I'm particularly concerned about its effect on shows like "Community" because gaps between episodes are in real time. If the show is successful enough to last 4-5 seasons, then they'll need to start applying the sliding timeline or make up crappy reasons why their still students at a community college. Like in the case of "The Office," who in their right mind would make a six year long documentary about a paper company?

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  2. I'm with you on Wayne & Garth (esp. after the their reappearance on SNL last month), McClane, the Griswolds, Jack Ryan and Doctor Who. But the Terminator? Aren't there more than one of the Arnie model? Or is this more a comment about how the predicted apocalypse didn't happen? And don't the Power Rangers get replaced by new members, a la Menudo?

    I'm worried about Community too, and to a much less extent Glee, because I hate it but I'm curious to know how it will deal with the graduation of its entire cast. As for the mockumentary shows, I'm past the point that I wonder why a camera crew would be filming these people on The Office or Arrested Development or Modern Family. It's a genre. It's a style. You go with it. It's no stranger than any other family's personal lives being mysteriously taped and broadcast to the world. Right?

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  3. You shouldn't have asked -- find a million and one examples at http://tvtropes.org/pmwiki/pmwiki.php/Main/ComicBookTime :)

    Well, their definition is a little looser so not everything includes the phenomenon you're discussing, but quite a bit of it does.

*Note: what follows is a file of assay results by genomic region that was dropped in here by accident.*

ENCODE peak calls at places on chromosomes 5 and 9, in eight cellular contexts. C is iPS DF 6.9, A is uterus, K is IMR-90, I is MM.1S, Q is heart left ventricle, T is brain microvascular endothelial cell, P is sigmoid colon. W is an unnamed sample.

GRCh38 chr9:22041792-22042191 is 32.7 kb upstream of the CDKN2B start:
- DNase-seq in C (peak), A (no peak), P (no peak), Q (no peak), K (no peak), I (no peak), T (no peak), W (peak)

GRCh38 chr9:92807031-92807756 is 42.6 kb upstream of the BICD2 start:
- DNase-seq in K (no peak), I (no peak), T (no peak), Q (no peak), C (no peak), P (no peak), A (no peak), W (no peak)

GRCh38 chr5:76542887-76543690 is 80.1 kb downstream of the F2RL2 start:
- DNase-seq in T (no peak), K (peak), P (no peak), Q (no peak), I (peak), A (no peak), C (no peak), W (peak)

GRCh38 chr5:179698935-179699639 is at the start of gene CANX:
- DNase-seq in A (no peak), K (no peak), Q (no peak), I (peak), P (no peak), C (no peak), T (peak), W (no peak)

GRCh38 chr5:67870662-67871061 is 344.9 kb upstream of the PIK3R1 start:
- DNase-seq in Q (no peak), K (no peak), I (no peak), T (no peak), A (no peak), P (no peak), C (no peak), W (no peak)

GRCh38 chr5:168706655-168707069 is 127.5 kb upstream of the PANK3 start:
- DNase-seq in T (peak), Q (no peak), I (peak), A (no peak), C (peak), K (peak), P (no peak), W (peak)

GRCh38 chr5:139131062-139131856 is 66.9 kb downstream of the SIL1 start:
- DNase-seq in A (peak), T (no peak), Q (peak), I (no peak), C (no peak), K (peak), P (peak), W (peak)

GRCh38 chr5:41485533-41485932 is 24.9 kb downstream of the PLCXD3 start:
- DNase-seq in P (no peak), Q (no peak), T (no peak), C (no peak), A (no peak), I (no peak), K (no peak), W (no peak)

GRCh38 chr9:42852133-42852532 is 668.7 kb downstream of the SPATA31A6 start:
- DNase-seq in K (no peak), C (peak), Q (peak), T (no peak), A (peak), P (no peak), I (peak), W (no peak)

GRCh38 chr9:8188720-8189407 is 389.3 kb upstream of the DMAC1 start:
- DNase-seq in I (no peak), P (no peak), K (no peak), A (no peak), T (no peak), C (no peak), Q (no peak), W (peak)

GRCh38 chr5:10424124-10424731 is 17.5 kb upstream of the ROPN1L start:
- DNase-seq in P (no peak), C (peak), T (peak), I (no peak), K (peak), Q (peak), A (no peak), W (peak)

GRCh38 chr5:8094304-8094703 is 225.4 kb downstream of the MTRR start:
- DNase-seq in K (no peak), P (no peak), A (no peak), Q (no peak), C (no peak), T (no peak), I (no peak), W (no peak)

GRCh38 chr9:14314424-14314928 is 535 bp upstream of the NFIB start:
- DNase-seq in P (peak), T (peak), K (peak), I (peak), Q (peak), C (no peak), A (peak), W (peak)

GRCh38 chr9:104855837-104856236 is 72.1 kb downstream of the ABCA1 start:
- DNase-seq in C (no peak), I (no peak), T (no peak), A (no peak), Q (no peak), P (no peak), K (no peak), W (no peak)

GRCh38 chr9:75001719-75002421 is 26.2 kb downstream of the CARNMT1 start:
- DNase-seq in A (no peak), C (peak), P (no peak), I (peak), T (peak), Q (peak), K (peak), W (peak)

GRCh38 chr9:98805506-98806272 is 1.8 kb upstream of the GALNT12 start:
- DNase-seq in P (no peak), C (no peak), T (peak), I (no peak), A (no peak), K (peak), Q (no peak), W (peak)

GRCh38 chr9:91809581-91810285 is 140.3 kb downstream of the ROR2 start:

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  4. Blondie's an example of a partially floating timeline. The series started with a flapper who married the son of a wealthy industrialist to a generic family strip, or as Wikipedia puts it, a strip about "a well-endowed blonde and her sandwich-loving husband." I guess the kid characters started out as babies, but stopped growing when they became teenagers to maintain the comic's structure. Cell phones and laptops are occasionally added to keep the strip "fresh."

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  5. I'm not sure why Doctor Who is in that list. The Doctor does age, and since the whole show is about time travel, this floating timeline thing doesn't seem relevant.

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  6. @goofy because, during all of that time travel, some of the "future time periods" it's depicted are now in the past — but we're expected to gloss over the fact that the 1990s on our very own Earth, as depicted in Doctor Who episodes from the 60s and 70s, doesn't look anything like the 1990s we remember.

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  7. @hobbs I see that, but that's not what a floating timeline is, is it? A floating timeline is a device where the characters don't age.

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  8. Well, the "Blondie" kids did age, to an extent, and so did Apu's kids on "The Simpsons." It's not cut-and-dry. But I would say that any series in which perceptions of the past and the future have to be revised for the sake of continuity could arguably have a floating timeline.

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  9. I mention the T-800 Terminator because each movie release in the series is separated by at least 5 years. Arnold is obviously getting older even though the T-800s don't. It's partially related to why the story's Judgment Day got pushed back from 1997 (T2 came out in 1991)to 2004 (T3 in 2003).

    As for the Power Rangers, they get replaced over time but cast alumni continue to show up from time to time as allies with no real explanation as to how much time has passed since these characters were last seen. It was simply assumed that they came from different dimensions, as is the case with the Japanese source material. But then the Dino Thunder series came along and pretty much addressed that the 10 or so Power Rangers series preceding it, along with all future series, all happen within the same singular timeline.